Substitutes are the oft-overlooked safety net of public schools.

But that will be the subject of another journal. For now, the weather's nice, the animals are in the field, and life is good.

Contemplation on Modern Plumbing

Ahh, the flush toilet...

One doesn't really appreciate the trappings of modern life until they are absent. Today the toilet is out of service because it was leaking on the bathroom floor. Husband is now at Home Depot buying a wax thingy to try to seal the pipe. Until that task is accomplished, the fixture is in pieces on the adjoining bedroom floor. Eventually we will have to call the plumber in again, but this so-called quick fix will get us through the rest of the unpaid months of summer.

So I regard the porcelain god dethroned. There is simply an ugly pipe coming up through the bathroom floor, exerting a strange fascination. I know it culminates in the septic tank (repaired last month), but I find myself contemplating the disappearance of all things into a cosmic void.

No, wait--that's not contemplation. I have to go.

I could go on about the unfair disparity in anatomy between men and women, brought to the fore of my consciousness by the necessity to ...uh... aim. That women have greater bladder control is a scientific fact, researched at some length by NASA when they were designing the space toilet for the Shuttle. That testing program also revealed that women can pee on command (a necessity when doing this kind of research). Men apparently have "performance anxiety" and thus cannot provide the necessary bodily fluids at the precise moment they are needed. Perhaps that is to compensate for anatomical inequity and the corresponding lack of convenience.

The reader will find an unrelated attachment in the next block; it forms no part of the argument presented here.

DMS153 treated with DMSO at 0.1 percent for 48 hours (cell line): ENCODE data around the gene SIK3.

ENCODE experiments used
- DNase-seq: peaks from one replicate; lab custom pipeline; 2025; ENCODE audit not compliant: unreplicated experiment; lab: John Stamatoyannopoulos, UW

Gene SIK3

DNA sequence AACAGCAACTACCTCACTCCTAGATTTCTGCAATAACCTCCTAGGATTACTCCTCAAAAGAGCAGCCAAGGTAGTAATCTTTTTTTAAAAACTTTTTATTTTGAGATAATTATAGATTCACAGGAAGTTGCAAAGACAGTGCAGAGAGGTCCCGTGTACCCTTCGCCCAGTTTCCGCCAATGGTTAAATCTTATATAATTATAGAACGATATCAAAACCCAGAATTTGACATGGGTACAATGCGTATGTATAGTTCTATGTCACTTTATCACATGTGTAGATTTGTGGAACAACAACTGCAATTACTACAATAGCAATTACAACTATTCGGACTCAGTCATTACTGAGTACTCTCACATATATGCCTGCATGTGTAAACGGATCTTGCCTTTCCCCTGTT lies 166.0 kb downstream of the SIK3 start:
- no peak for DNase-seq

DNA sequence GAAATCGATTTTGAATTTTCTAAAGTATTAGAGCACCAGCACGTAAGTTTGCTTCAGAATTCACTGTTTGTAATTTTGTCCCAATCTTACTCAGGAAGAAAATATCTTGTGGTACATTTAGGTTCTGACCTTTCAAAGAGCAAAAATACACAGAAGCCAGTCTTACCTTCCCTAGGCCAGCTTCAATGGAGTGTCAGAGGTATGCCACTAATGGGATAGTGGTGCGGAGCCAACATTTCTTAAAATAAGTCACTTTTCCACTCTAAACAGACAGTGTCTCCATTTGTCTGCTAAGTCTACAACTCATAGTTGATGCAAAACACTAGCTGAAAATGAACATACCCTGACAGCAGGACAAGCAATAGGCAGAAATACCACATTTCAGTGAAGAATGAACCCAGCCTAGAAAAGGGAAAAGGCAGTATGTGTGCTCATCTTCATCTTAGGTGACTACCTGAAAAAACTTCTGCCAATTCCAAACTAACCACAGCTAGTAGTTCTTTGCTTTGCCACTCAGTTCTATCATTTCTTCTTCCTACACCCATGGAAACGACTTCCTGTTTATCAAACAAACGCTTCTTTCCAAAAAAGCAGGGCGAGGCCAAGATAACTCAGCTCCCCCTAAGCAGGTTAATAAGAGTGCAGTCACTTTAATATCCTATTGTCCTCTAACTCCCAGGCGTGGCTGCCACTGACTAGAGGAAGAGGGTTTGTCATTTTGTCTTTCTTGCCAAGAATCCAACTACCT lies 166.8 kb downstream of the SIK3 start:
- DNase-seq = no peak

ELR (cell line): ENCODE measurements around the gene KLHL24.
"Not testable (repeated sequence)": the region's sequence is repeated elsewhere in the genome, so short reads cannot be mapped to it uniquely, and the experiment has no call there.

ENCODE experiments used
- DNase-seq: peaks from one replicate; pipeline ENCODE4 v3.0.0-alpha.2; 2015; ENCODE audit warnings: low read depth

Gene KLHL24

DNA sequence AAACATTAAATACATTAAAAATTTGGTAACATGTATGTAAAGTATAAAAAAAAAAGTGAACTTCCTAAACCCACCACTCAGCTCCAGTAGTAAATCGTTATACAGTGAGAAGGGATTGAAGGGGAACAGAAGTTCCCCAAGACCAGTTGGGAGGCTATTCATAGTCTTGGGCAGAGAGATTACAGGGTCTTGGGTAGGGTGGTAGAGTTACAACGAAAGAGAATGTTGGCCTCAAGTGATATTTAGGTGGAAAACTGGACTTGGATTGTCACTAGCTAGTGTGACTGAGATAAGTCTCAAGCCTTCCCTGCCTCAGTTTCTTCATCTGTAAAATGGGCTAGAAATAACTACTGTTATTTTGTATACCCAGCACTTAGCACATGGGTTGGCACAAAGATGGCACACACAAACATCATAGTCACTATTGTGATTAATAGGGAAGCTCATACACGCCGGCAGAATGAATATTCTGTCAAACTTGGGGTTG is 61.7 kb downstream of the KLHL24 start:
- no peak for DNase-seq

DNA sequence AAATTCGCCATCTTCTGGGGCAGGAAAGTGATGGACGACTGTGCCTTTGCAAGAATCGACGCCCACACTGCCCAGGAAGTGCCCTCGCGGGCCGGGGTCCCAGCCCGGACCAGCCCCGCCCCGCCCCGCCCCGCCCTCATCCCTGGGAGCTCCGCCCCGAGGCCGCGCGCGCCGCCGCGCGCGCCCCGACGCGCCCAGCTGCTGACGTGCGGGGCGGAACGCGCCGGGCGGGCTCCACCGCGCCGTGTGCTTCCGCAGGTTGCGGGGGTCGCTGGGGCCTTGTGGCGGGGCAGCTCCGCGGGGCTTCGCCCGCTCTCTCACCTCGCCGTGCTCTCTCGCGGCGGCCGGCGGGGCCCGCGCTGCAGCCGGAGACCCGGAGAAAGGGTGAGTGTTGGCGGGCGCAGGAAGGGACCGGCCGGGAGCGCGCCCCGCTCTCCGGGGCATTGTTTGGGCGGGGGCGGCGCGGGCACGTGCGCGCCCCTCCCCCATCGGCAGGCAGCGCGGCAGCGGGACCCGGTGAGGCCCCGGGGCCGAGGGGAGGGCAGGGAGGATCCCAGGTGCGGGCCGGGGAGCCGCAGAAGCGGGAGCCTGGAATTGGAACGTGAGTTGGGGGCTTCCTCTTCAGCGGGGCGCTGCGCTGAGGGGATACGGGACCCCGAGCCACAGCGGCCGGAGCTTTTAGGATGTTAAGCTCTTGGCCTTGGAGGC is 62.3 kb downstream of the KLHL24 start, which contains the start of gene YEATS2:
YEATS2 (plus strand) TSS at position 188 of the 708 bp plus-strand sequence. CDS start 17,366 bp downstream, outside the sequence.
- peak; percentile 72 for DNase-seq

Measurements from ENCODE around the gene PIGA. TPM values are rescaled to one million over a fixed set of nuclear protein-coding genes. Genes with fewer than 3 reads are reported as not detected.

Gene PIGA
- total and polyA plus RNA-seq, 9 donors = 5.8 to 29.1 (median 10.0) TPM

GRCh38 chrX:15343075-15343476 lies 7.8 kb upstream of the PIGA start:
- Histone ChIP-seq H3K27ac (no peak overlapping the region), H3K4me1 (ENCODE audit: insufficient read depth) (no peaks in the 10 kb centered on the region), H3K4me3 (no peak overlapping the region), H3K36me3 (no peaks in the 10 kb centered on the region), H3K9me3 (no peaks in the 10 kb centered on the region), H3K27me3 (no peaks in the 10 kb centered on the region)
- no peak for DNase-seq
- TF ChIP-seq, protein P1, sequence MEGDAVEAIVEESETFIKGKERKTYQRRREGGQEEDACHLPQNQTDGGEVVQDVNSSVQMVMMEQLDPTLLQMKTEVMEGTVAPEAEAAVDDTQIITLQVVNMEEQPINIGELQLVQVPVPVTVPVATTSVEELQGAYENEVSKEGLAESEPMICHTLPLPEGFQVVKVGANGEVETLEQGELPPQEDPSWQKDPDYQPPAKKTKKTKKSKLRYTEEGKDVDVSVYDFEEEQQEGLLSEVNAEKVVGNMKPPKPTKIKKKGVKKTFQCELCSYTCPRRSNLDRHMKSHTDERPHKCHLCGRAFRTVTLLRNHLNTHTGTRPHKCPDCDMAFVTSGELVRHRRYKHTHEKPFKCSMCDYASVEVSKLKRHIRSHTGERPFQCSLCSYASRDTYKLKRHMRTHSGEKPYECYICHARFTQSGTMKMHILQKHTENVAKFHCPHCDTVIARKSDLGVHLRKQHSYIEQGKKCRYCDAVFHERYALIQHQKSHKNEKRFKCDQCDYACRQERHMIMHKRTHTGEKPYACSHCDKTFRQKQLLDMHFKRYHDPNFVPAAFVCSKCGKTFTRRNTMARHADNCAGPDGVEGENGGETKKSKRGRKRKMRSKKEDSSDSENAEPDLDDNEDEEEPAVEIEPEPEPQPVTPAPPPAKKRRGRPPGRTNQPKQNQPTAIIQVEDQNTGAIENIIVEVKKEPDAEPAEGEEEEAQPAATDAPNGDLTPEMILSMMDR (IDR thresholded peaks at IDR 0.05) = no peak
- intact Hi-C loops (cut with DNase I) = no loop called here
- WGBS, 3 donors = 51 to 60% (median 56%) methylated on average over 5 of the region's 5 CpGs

Thank goodness--Himself is home with the parts.

Snakes on a Plane? Snakes on a Farm!

Rural life has challenges. In Central Texas one of the most dangerous challenges involves venomous snakes, rattlesnakes in particular. When we first moved out here to the farm, we neglected a field where my Border Collie Casey liked to hunt for mice. Tyros that we were, we forgot that where there are mice, there are nasty wild things that also hunt them. Casey had a run-in with a rattler that nearly killed him--and it freaked me out big time.

Four years later, we had gotten complacent, and we neglected the field where the dogs live. On Monday morning Dusty, our Black Lab, came in the house with a hugely swollen muzzle, crying with pain. We got him to the vet right away, yet his face and throat were even more swollen. To my horror, our vet diagnosed a snake bite, and he was put on IV medications. To my pleased surprise, Dusty healed very quickly; he came home just 24 hours later. He looked like a hippopotamus, and there were two sets of paired puncture wounds on his muzzle, but he was generally okay. I have given him his antibiotics buried in pieces of hot dog, which he loves, and the swelling has just about gone away. A country friend told us that muzzle snakebites are actually the least harmful; for some reason the swelling keeps the poison from getting to the internal organs. Who knew?